5 Online Gaming Fiascos That Shook the Internet

Posted on by Jeremiah Jeremiah (MisterJeremiah)
URL for sharing: http://thisorth.at/vmc
MMO (Massively Multiplayer Online) games are a multi-billion dollar industry. Pioneers like Ultima Online and Everquest built the foundation upon which games like World of Warcraft have made their success. MMO games are popular because they allow players to compete and show off their unique and rare rewards, and they're usually more rewarding than single player games because everyone can easily appreciate the achievements of another player.

Some popular achievements in MMO games include:

  • bad body odor
  • shirt stains
  • Dorito chip fragments
  • GPA drop
  • loss of interest in the simple pleasures in life
  • contemplation of gender re-assignment surgery.
(We're just kidding, obviously. No we aren't. Damn it, Farmville. Also: damn it, World of Warcraft.)

MMO game activities often lead to real-world consequences. Gold farmers and sellers in the World of Warcraft recently had their accounts on Paypal closed, halting any financial activity due to copyright claims from Blizzard Entertainment, the creator of World of Warcraft.

Below, we'll discover some interesting instances in which actions taken by players (or developers) in MMOs resounded throughout the Internet.

5. The Corrupted Blood Plague

Imagine waking up to play World of Warcraft, only to find that every NPC and player in your character's home capital city is dead. This was a reality for players during the Corrupted Blood Plague, which was a malfunction of game mechanics that led to the death of hundreds of thousands of characters on World of Warcraft.

When characters die in WoW, there is a moderate fee the player must hand over to get their battle gear repaired by an NPC blacksmith. Since people were being killed over and over by this ass-munching virus, you can just imagine the total online currency lost from the Corrupted Blood Plague numbered into the hundreds of millions of gold coins.

In the face of disaster, Blizzard Entertainment worked to discover how exactly so many players were dying. The Corrupted Blood plague originated from the jungles of Stranglethorn Vale, in a dungeon called Zul'Gurub. There, players who had accidentally dismissed their companion pets during a fight with Hakkar, the final boss of the dungeon, were able to keep the "Corrupted Blood" effect that the boss cast on players. It seems these players were too naive to believe that the dark lord Hakkar would ever find a way to lash out at players OUTSIDE of the damned dungeon.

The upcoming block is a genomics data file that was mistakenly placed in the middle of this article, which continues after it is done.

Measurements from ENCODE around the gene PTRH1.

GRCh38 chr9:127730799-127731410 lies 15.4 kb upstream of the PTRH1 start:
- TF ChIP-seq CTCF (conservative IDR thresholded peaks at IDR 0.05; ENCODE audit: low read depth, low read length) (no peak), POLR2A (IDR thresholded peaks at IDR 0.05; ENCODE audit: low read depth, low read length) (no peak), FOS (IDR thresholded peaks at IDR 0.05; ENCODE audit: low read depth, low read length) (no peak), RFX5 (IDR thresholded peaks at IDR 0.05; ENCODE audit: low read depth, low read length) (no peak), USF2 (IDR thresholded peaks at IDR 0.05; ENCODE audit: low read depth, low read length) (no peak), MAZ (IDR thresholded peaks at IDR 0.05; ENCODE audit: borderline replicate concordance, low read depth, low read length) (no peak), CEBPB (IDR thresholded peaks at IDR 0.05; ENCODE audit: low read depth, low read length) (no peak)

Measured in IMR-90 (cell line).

It turns out that piles of bodies are normal enough in WoW to not invoke a response from the lively citizenry.

Sh*t got so crazy in the World of Warcraft that REAL-LIFE SCIENTISTS decided to put together a team of IN-GAME SCIENTISTS to use the Corrupted Blood Plague event to postulate on how humans would react and interact in the face of a real-world pandemic. Fortunately, no such plague has ever attacked the real world. Unfortunately, female Night Elves don't exist in real life, either:

Awww man. :( On second thought, that is one righteous neckbeard right there.

The Corrupted Blood Plague was covered on Russia Today and many other news channels, and boy oh boy was the story hyperbolized.

A bunch of great guys jackasses spreading the plague purposely.

4. Flight Master Disaster in the World of Warcraft

Goon Squad, a group of MMO troublemakers that originated from the Something Awful forums, recently pulled a stunt that invoked the wrath of the GMs (Game Masters) on the Mal'Ganis PvP server in World of Warcraft. Flight Masters are an essential part of the World of Warcraft, and Goon Squad knew this well. Low-level players depend on these NPCs to get from place to place quickly astride a winged beast, so "griefing" low-level players by killing Flight Masters over and over is a common tactic employed by PvP (Player vs. Player) fanatics. Normally, the Flight Masters will re-appear in a moment or two after being killed, and by the time they come back up, high-level players usually come and mop up any griefers.

Goon Squad had a different idea entirely on how to deny the Flight Masters to players on their server. A technique called "kiting" is employed to drag an NPC into a non-intended area. Kiting is used often as the key part of many player-griefing plots, such as dragging powerful bosses over to low-level zones so their spells wipe out legions and legions of newbies.

The squad engineered a plan to use kiting to keep the Flight Masters hostage, holding them in a perpetual living state, but pulling them far away enough from the town or city so players cannot access them. The forums grew alit with hatred as Goon Squad demanded 3000 gold coins in return for their Flight Masters. Before Goon Squad was able to seal the deal, the game administrators intervened, applauding them for their inventive tactics, but making them understand that kidnapping Flight Masters just wasn't cool.

Cave drawings depicting the ancient art of kiting.

3. Habbo Hotel Raid

Instigated by the online group of troublemakers Anonymous, the Habbo Hotel Raid is one of the most notoriously well-planned and hateful of its kind. Anonymous, the 4chan community, and members of other online "griefing" cadres banded together to interrupt the popular online hangout for teens by creating characters with specific instructions.

Oh come on! Armani suits and afros? They couldn't have possibly been any more audacious.

Oh you didn't just go there. YOU DIDN'T.

Some of the attacks were orchestrated by a group known as the "Patriotic Nigras." This online group of trolls claims that their pranks and raids may be racist, but they as people are not. The Patriotic Nigras intermingle with 4chan, Something Awful, and other image board and trolling communities. They are also responsible for a number of stunts on the Second Life MMO.